Let’s talk about some things that are true.
First off buying clubs are a bit of work. Using a tool like Manage My Co-op makes managing one easier but there is still a lot of work to be done.
But on the other hand, buying clubs are awesome. The communities they build are amazing. Working together for a shared common goal is thrilling.
So why do it? We have found that buying clubs provide their members, and manager, three main benefits- access, curation, and savings. Different clubs have different emphases but by and large groups all offer some degree of all three.
When you are buying in bulk you can often buy goods and foods that are otherwise not available in your community. One example we see often is with heirloom fruits and vegetables. A farmer might grow a special crop of kale knowing that the local buying club will buy the harvest. Alternatively, we see buying clubs buy cases of specialty apples that aren’t in local stores.
And let’s not forget chocolate. Have a favorite chocolate bar but no local store carries it? Buying clubs can usually easily aggregate enough demand to order a large shipment every few months. Just remember to stock up!
Buying club managers put a lot of time and effort into the products they offer their members. For food, they usually know the farmer or producer personally. They know the story behind the products. They know how the field is managed or the cow was raised.
Sure you can curate your own food but it takes an immense amount of time or money. As a group, you can share the labor and curate foods and goods that meet the desires of the members in your group.
For me (Kimmy) this is my favorite aspect. At our buying club in Eugene, we get the most delicious coffee from Cafe Mam. I bought it for months before I realized it was shade grown, fairtrade, AND organic. One of the members of our group had done the leg work to provide us with not only delicious coffee but with an ethical sustainable product. Oh, and it’s local too.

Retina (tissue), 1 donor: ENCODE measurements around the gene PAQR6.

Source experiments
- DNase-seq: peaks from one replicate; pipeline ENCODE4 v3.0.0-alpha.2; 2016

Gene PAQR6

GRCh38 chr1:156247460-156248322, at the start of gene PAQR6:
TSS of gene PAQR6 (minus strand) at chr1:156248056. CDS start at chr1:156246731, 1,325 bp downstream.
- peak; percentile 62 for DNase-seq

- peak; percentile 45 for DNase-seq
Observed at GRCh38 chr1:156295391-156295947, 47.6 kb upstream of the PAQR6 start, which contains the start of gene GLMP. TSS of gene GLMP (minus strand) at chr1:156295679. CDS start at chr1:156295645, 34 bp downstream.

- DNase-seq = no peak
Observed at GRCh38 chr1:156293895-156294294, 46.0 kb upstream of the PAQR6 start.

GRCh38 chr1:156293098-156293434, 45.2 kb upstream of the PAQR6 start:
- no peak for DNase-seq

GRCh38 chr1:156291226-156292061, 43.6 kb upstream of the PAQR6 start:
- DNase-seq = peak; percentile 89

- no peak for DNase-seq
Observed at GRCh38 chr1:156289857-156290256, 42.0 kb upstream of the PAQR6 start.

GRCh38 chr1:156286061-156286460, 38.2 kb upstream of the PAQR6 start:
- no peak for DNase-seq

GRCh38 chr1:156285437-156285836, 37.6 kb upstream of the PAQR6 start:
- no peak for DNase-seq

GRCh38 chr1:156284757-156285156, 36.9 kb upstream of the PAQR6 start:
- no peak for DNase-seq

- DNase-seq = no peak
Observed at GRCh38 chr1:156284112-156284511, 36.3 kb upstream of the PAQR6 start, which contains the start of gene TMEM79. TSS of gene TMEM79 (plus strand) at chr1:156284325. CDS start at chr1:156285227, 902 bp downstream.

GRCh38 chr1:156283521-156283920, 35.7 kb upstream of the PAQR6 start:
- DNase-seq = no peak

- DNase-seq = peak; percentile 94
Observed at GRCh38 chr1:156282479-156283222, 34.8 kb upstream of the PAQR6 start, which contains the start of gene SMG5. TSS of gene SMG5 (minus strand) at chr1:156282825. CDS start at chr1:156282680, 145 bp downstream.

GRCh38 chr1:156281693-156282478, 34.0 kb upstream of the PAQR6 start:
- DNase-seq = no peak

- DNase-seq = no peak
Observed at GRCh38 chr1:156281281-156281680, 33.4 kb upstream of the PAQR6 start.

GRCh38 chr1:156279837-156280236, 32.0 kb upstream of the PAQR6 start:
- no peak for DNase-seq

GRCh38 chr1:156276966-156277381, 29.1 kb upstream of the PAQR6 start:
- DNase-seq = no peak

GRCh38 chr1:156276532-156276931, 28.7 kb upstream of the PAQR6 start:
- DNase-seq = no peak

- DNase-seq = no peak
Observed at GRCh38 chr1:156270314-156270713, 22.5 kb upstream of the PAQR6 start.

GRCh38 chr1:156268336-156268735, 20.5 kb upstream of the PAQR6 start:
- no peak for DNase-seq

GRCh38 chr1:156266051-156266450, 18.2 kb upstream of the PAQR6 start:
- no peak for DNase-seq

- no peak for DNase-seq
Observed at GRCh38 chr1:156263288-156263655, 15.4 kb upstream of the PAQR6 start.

Chances are high you joined or started a buying club because it would save you money. Buying in bulk is naturally cheaper even if you have to pay for overhead expenses for your club. In our experience, we see groups save anywhere from 5-50% or more off of retail. Typically most groups average a 30% savings.
How much you will save will depend on the size of your group, what your buying club fees are (we strongly believe all groups should charge a fee), and what kind of products you are buying. You will rarely ever see a savings on dairy products. Produce, however, you can save a considerable amount. With toys, such as Melissa and Doug, you can save a lot.
I think saving money is the number one reason people start buying clubs. I also think as groups grow it becomes more of a secondary aspect to being in a buying club. Access to specialty foods/goods and curation of quality products will usually quickly take center stage. Sure, you will likely still be saving money as you go but I will bet you that it will not be your main reason for continuing to participate or run a club in the long run.
(And as an aside to buying club managers- we here at MMC have noticed that groups that foster curation and access are more sustainable and better managed in the long run. Groups that focus on savings tend to wind up with curmudgeonly members who gripe. Just our two cents. Want to chat about this? Drop Czarena or me a line)